You know the importance of emergency preparedness in your workplace – and what would be at stake if a crisis occurred. Staying current with OSHA recommendations on emergency action plans (EAPs) is critical as you take every possible measure to ensure safety.

Best Practices
An EAP is a written document for the purpose of facilitating and organizing workplace emergency actions. To successfully develop and implement your EAP in accordance with OSHA recommendations, your organization should:

  • Designate an individual to coordinate your EAP and evacuation procedures. This will most likely be your safety manager or someone in a similar leadership position. This individual is responsible for assessing situations to determine if your EAP should be activated, notifying first responders, and directing evacuations and the shutdown of utilities and plant operations as needed.
  • Provide ongoing emergency plan training. Included in this syllabus are the individual roles and responsibilities of specific employees as well as procedures for notifications and communications, evacuation and related accountability and shutdown activities. Training should be conducted on an ongoing basis. Designated EAP training at least once a year is a good rule of thumb.
  • Hold evacuation drills. Include outside agencies as appropriate so they stay familiar with your plan and procedures. Evaluate these drills after they have been completed so your team can identify plan strengths and weaknesses and implement actions for continuous improvement.
  • Make your plan accessible to all employees. Be sure they know where to find it – and provide regular updates on any plan revisions. Written copies should be available, as well as online versions. If you have fewer than 10 employees, you can communicate your EAP orally.
  • Keep your plan up to date. The most common outdated item is facility and agency contact information, as personnel and related information tends to change on an ongoing basis.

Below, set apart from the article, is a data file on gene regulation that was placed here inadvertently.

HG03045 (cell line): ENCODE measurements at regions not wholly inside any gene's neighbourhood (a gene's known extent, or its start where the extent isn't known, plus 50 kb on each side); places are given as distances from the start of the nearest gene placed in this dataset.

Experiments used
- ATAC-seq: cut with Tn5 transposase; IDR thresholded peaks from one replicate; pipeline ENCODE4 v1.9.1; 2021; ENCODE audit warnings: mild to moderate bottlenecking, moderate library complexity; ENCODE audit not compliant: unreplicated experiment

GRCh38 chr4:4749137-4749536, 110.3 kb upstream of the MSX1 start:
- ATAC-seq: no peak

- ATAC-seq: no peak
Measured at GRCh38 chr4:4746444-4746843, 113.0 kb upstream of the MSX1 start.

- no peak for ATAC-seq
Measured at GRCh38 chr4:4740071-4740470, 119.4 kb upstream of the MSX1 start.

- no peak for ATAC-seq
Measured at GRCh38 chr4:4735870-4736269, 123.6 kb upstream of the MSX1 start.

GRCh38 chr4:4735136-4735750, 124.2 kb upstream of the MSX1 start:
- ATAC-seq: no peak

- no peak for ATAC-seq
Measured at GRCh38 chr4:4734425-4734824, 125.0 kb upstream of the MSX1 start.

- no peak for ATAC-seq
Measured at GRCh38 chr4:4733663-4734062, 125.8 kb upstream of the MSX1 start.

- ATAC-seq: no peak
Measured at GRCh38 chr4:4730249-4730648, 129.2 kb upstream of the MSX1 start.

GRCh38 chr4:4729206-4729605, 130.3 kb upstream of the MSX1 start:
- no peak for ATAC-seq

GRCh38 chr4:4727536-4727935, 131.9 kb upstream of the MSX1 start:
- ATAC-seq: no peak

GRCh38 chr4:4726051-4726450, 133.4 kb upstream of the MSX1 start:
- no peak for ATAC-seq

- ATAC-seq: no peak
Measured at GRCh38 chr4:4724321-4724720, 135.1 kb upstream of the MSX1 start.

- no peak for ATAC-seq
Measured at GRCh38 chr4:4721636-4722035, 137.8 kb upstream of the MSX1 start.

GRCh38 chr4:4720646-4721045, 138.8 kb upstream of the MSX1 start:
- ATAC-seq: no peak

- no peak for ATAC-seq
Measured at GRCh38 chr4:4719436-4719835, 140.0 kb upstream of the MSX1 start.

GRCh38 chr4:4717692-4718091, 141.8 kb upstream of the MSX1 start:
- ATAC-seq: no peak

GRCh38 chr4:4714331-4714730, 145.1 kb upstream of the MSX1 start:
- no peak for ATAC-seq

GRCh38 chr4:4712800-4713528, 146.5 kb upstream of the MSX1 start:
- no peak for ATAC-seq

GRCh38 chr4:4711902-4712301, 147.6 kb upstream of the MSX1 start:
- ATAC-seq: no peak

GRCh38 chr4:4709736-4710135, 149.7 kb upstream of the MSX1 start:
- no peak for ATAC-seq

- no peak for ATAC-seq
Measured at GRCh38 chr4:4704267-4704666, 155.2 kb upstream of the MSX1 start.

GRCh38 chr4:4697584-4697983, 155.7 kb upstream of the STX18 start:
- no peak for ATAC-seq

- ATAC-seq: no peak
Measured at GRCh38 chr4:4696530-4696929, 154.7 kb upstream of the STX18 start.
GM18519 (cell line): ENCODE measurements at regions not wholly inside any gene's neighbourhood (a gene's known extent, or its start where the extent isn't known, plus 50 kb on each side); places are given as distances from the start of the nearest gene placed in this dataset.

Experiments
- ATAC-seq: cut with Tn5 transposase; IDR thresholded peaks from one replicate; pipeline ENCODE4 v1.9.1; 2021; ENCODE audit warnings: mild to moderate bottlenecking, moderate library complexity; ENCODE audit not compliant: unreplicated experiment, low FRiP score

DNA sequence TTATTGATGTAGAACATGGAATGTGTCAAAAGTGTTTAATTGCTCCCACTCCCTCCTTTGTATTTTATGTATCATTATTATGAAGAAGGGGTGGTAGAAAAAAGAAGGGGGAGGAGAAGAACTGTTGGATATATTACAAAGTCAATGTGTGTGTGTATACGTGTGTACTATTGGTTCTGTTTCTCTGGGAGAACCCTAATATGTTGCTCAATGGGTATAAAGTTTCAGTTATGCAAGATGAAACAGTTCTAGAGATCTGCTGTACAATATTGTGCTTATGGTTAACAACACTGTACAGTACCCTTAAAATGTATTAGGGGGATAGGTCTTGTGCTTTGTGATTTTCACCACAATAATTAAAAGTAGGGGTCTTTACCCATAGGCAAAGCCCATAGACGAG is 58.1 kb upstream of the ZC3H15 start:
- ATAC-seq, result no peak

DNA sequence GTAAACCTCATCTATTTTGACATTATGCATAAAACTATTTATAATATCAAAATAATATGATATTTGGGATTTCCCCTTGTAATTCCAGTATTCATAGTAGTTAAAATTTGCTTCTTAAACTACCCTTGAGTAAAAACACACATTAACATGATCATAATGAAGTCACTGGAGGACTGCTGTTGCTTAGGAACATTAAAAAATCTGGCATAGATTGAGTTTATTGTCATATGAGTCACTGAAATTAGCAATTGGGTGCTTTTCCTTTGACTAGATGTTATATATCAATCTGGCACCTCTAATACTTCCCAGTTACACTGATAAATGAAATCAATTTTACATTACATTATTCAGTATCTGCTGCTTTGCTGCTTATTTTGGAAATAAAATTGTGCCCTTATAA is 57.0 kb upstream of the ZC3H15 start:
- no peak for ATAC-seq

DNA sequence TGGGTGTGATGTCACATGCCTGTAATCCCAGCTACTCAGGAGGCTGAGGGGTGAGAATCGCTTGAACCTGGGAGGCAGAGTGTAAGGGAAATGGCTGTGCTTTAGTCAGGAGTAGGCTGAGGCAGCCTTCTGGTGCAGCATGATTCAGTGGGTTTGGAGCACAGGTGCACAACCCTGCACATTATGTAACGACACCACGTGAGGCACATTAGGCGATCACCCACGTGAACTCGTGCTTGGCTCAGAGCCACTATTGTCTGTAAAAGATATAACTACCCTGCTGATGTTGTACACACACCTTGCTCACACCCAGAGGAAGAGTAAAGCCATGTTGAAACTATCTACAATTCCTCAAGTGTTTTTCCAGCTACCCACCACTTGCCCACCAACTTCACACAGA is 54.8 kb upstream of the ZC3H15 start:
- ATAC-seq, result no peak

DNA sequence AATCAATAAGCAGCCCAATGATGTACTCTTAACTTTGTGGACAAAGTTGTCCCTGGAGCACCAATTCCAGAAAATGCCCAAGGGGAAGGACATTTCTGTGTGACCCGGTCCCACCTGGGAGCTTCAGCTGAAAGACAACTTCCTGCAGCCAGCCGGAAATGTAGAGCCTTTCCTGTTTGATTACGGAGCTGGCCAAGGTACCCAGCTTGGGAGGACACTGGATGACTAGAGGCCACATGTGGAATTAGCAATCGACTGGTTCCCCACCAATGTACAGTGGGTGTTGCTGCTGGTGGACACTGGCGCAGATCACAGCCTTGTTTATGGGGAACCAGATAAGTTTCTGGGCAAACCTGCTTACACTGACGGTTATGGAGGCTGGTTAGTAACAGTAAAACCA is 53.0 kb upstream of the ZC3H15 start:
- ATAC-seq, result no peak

Basic Plan Elements
It’s not difficult to develop an effective EAP, but it does take full commitment and top-down support in order for your plan to succeed. Most organizations find it beneficial to involve a cross section of staff level and senior management employees in plan development and maintenance.

Minimum plan elements include:

  • Procedures for reporting emergencies.
  • Evacuation procedures and specific exit routes and assignments.
  • Procedures to be followed by employees involved in rescue or medical duties.
  • The names and job titles of all those who may be contacted by others who need more information on the plan or in the event of an emergency.
  • An alarm system with distinctive signals for various emergency purposes.

Though not specifically required, it’s helpful to include an off-site emergency command center and a secure location for storage of copies of essential documents. These may include accounting and other business records, emergency contact lists and legal documents.

To learn more about safety guidelines and OSHA standards pertinent to your workplace, read our related OSHA articles or contact the team at Premium Staffing today.

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